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OUR VIEW

Paying to preserve

The Steamboat Springs City Council on Tuesday lamented a missed opportunity when developer Paul Franklin presented his plans to develop Elkins Meadow, a 104-acre parcel off Fish Creek Falls Road that many have described as one of the most scenic in the city.

Franklin pledged that his development would maintain the pristine nature of the meadow, which is owned by Steve Elkins and his family. Still, council members winced at the idea of homes and roads crisscrossing the meadow and second guessed a decision five years ago not to acquire the property and set it aside for preservation.

“We may have really blown it,” said City Councilman Ken Brenner.



Maybe the city did blow it, but it’s too late now. The property is within the city limits and thus allowed to be turned into a subdivision if the property owner so chooses, as the Elkins family clearly has. Any effort by the city to acquire the property for preservation at this point would require paying the Elkins family the development value of the land, a price that surely is financially impractical.

Elkins Meadow is symptomatic of a larger issue how do we as a community balance the need for well-managed land preservation with the associated costs and the rights of property owners to maximize the profitable use of the land? It’s a question the Emerald Mountain Partnership is, at least in part, addressing through a survey sent this week to 1,500 registered voters in Steamboat and the surrounding area.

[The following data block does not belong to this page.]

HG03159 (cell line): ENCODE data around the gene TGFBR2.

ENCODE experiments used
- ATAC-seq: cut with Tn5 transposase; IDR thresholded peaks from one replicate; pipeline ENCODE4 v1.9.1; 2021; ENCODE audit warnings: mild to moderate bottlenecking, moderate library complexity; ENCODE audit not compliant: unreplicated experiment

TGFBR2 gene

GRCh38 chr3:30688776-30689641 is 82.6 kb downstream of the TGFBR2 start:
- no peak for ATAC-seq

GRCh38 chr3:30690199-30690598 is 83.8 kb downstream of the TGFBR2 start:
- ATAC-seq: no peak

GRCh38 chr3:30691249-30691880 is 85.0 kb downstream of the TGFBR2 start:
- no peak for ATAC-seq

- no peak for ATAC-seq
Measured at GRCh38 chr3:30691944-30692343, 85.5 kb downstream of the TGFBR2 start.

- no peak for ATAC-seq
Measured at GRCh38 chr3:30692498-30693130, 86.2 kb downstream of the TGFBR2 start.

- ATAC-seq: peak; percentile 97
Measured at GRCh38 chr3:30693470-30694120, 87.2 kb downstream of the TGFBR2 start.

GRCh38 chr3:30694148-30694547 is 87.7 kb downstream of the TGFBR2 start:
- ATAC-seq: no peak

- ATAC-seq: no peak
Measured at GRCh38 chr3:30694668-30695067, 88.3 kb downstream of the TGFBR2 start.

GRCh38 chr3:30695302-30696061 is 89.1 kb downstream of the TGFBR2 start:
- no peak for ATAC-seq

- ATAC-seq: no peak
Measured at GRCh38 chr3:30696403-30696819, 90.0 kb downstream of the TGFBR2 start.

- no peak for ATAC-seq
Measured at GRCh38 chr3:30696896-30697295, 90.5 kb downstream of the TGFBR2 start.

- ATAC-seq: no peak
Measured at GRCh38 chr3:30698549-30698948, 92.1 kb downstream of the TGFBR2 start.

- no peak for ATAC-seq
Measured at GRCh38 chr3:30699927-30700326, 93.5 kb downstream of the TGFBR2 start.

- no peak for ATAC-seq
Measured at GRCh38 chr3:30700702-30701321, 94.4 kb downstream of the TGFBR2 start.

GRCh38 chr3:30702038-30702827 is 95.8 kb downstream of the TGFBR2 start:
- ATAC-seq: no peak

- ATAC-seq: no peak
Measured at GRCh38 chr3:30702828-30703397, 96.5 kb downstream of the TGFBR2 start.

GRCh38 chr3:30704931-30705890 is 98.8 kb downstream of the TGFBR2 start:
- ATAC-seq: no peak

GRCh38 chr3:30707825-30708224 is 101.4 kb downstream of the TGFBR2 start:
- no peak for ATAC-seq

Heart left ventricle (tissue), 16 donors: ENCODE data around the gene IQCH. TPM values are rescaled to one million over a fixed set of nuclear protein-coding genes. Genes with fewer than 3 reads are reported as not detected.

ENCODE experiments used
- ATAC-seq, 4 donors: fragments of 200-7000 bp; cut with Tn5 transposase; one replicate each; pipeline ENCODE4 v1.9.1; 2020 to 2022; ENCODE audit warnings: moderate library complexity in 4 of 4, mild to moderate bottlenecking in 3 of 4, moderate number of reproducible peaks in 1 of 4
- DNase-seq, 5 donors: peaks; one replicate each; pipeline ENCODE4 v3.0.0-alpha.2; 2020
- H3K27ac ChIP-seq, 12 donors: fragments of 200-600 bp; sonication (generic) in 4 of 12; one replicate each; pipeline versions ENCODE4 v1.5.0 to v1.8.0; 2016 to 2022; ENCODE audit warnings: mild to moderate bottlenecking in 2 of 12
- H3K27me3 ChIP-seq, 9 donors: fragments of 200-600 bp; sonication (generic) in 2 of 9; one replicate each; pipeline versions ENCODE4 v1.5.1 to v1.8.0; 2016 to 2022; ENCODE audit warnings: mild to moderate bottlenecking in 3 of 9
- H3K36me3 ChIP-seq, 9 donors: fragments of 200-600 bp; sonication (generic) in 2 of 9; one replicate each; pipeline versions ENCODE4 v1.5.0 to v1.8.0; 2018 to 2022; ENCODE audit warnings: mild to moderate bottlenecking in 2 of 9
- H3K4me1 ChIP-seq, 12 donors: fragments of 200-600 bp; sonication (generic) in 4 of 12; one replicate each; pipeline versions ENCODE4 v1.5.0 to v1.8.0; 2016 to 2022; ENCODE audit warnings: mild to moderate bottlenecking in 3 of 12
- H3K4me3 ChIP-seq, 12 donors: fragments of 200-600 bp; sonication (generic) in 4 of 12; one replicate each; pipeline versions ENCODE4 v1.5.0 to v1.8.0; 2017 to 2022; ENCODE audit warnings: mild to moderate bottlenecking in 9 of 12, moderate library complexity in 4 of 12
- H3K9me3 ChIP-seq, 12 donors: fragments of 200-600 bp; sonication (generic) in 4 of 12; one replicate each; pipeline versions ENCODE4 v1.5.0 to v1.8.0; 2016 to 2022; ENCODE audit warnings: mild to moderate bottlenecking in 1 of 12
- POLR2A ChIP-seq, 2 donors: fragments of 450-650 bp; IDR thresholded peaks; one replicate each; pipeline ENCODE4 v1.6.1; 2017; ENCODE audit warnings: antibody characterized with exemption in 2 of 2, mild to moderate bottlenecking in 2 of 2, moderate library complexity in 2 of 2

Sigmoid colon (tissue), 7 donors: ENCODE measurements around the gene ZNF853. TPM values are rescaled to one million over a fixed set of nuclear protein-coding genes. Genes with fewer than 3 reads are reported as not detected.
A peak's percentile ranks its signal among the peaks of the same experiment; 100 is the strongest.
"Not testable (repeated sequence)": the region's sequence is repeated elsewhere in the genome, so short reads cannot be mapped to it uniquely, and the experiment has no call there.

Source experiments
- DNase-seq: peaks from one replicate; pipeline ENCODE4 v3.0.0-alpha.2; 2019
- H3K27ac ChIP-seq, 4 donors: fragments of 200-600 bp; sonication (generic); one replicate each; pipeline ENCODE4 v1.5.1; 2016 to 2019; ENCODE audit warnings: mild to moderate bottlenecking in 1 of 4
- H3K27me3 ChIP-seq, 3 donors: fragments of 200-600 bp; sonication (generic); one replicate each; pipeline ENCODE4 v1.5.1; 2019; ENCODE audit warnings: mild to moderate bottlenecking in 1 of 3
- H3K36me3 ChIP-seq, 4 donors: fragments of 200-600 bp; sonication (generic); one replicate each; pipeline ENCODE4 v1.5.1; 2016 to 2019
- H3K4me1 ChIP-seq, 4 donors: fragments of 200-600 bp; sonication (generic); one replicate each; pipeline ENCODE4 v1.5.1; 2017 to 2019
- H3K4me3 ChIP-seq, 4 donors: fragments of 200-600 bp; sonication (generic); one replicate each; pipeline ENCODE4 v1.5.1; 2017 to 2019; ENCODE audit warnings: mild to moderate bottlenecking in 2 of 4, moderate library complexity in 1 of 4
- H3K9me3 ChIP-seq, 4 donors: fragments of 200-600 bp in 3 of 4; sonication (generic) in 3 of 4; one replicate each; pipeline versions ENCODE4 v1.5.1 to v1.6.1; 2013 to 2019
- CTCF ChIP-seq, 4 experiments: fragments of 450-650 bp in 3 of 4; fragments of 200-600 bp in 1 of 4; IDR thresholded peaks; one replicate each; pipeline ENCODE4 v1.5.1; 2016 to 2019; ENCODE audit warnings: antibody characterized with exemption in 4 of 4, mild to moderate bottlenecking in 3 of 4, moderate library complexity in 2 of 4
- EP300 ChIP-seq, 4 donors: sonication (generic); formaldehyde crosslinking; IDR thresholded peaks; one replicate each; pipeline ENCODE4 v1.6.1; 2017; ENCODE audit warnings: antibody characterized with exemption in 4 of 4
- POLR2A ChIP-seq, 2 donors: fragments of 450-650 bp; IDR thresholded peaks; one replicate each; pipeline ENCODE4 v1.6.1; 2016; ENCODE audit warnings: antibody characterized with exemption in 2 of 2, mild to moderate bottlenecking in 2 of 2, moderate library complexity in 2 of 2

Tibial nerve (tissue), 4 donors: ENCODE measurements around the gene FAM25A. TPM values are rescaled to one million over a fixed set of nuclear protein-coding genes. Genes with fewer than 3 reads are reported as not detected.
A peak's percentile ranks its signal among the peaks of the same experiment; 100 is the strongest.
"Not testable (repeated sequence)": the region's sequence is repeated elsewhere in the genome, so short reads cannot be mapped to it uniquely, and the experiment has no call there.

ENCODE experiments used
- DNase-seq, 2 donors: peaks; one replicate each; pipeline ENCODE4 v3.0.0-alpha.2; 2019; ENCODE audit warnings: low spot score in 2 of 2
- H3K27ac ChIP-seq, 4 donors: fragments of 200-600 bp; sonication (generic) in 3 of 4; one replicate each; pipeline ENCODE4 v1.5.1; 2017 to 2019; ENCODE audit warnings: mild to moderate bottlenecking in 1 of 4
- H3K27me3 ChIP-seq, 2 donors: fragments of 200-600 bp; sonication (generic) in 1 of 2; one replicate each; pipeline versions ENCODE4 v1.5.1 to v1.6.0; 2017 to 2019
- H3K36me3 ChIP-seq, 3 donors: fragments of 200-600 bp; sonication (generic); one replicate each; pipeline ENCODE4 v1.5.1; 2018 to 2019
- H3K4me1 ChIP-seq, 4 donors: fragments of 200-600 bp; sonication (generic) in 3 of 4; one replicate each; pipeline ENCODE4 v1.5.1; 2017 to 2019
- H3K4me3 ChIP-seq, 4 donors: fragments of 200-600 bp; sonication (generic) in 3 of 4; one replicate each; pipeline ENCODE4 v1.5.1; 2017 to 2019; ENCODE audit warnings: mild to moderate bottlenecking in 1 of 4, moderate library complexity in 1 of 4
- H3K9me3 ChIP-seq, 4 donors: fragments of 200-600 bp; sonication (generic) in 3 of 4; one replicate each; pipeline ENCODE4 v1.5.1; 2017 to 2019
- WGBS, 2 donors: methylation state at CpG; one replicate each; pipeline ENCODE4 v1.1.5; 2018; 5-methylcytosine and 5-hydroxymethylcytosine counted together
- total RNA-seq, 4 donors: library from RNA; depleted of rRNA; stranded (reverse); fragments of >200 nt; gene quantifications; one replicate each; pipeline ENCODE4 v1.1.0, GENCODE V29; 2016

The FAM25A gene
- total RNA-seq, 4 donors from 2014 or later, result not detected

Participate in The Longevity Project

The Longevity Project is an annual campaign to help educate readers about what it takes to live a long, fulfilling life in our valley. This year Kevin shares his story of hope and celebration of life with his presentation Cracked, Not Broken as we explore the critical and relevant topic of mental health.



The survey asks residents if they would be willing to incur a property tax increase of $6.81 per $100,000 valuation to acquire Emerald Mountain. The 6,400-acre parcel, owned by the State Land Board, carries a $17.2-million price tag. The Land Board, which is charged with using land in a way that maximizes funding for public education, will be in a position to sell the property to anyone with enough money when it comes out of stewardship trust in 2005. The survey also asks voters to look at a broader picture would they be be willing to pay even more in property taxes to establish a fund that could be used to acquire identified parcels for preservation?

The city already has a comprehensive plan that identifies which properties the community would like to see preserved. Now, maybe the Emerald Mountain Partnership survey will be a first step in establishing how much we’re willing to pay to do it.


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